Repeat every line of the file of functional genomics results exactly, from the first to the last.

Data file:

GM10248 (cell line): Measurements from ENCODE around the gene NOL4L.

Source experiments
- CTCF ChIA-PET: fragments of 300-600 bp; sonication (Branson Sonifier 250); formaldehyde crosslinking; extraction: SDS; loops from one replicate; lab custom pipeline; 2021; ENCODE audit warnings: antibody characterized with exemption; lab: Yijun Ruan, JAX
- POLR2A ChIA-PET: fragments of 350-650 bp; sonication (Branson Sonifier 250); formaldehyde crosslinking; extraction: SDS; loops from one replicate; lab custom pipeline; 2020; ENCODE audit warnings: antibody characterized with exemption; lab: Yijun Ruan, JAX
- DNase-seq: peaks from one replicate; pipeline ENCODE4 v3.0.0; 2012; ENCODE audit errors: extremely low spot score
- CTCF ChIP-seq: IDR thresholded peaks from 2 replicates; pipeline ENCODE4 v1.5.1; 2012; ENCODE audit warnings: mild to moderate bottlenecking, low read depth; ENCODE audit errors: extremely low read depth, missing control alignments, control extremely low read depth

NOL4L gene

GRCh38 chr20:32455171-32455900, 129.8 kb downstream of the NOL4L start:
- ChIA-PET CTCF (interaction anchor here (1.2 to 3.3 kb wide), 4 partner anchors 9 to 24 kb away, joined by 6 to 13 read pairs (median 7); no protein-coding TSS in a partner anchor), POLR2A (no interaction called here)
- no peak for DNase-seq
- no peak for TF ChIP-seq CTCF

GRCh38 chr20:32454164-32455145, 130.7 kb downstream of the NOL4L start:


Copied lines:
GM10248 (cell line): Measurements from ENCODE around the gene NOL4L.

Source experiments
- CTCF ChIA-PET: fragments of 300-600 bp; sonication (Branson Sonifier 250); formaldehyde crosslinking; extraction: SDS; loops from one replicate; lab custom pipeline; 2021; ENCODE audit warnings: antibody characterized with exemption; lab: Yijun Ruan, JAX
- POLR2A ChIA-PET: fragments of 350-650 bp; sonication (Branson Sonifier 250); formaldehyde crosslinking; extraction: SDS; loops from one replicate; lab custom pipeline; 2020; ENCODE audit warnings: antibody characterized with exemption; lab: Yijun Ruan, JAX
- DNase-seq: peaks from one replicate; pipeline ENCODE4 v3.0.0; 2012; ENCODE audit errors: extremely low spot score
- CTCF ChIP-seq: IDR thresholded peaks from 2 replicates; pipeline ENCODE4 v1.5.1; 2012; ENCODE audit warnings: mild to moderate bottlenecking, low read depth; ENCODE audit errors: extremely low read depth, missing control alignments, control extremely low read depth

NOL4L gene

GRCh38 chr20:32455171-32455900, 129.8 kb downstream of the NOL4L start:
- ChIA-PET CTCF (interaction anchor here (1.2 to 3.3 kb wide), 4 partner anchors 9 to 24 kb away, joined by 6 to 13 read pairs (median 7); no protein-coding TSS in a partner anchor), POLR2A (no interaction called here)
- no peak for DNase-seq
- no peak for TF ChIP-seq CTCF

GRCh38 chr20:32454164-32455145, 130.7 kb downstream of the NOL4L start: